'The smaller we come to feel ourselves compared with the mountain, the nearer we come to participating in its greatness.' Philosopher, mountaineer, activist and visionary, Arne Naess's belief that all living things have value made him one of the most inspirational figures in the environmental movement. Drawing on his years spent in an isolated hut high in the Norwegian mountains, and on influences as diverse as Gandhi's nonviolent action and Spinoza's all-encompassing worldview, this selection of the best of his writings is filled with wit, charisma and intense connection with nature. Emphasizing joy, cooperation and 'beautiful actions', they create a philosophy of life from a man who never lost his sense of wonder at the world.
"Arne Naess's ideas [...] inspired environmentalists and Green political activists around the world"
– The New York Times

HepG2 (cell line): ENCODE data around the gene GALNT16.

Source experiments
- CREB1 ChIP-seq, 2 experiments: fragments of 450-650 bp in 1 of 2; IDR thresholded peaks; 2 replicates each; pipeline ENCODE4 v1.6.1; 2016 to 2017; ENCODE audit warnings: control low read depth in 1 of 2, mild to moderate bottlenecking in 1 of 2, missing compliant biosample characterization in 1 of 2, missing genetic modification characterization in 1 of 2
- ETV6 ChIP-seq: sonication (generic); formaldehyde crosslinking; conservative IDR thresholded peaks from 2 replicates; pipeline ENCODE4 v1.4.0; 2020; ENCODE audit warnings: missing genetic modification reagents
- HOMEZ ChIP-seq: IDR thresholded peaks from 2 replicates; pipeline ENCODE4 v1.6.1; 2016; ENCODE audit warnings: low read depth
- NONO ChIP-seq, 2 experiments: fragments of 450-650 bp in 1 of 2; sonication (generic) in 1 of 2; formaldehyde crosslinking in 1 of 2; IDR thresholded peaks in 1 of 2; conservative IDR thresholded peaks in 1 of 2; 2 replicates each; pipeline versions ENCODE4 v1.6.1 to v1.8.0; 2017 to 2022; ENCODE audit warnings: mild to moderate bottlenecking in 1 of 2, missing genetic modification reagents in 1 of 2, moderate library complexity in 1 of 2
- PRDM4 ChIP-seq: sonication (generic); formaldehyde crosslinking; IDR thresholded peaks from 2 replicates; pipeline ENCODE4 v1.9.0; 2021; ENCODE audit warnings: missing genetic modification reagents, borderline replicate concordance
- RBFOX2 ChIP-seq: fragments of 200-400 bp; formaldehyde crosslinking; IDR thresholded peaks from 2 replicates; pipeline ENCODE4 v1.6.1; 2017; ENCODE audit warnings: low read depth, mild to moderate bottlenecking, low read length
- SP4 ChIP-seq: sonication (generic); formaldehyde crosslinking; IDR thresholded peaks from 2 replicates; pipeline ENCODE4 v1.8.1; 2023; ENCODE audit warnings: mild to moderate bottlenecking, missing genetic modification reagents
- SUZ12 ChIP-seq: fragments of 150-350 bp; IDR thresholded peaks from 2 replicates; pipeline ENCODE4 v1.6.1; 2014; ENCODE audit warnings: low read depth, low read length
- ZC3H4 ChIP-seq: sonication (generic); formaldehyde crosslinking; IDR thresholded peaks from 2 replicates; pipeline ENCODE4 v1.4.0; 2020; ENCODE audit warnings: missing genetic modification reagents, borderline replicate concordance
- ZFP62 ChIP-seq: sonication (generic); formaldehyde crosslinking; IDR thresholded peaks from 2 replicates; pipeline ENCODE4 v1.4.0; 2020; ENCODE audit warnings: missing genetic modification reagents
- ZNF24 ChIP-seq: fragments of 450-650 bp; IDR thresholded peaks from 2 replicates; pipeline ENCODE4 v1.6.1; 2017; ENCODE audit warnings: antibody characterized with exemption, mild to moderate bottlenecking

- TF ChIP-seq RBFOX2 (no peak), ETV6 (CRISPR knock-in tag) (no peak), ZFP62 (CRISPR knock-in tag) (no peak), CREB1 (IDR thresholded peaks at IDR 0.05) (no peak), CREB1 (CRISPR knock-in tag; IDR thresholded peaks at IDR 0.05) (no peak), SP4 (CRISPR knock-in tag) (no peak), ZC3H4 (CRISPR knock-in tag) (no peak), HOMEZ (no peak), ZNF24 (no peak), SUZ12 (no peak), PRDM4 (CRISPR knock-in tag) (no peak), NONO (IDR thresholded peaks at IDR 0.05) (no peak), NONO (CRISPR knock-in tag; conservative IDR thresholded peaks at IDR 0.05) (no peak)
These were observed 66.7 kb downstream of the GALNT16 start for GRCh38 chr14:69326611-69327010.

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Arne Naess was born in Slemdal, Norway, in 1912. After earning his Ph.D. at the age of 27, he became the University of Oslo's youngest professor, and Norway's only Professor of Philosophy. Naess was a keen mountaineer, environmentalist and social activist. In 1938, he finished building an isolated wooden hut high in the Hallingskarvet mountains, where he would spend a quarter of his life. It was here that he developed his concept of 'deep ecology', and his lifelong commitment to the environmental movement. His activity within the movement ranged from grassroots protest, to candidacy for political office with the Green Party, to a post as the first chairman of Greenpeace Norway in 1988. His achievements as a philosopher, ecologist and activist were widely recognised during his lifetime. In 2005 he was knighted and made a Commander with Star of the Royal Norwegian order of St. Olav First Class. He died in Oslo in 2009.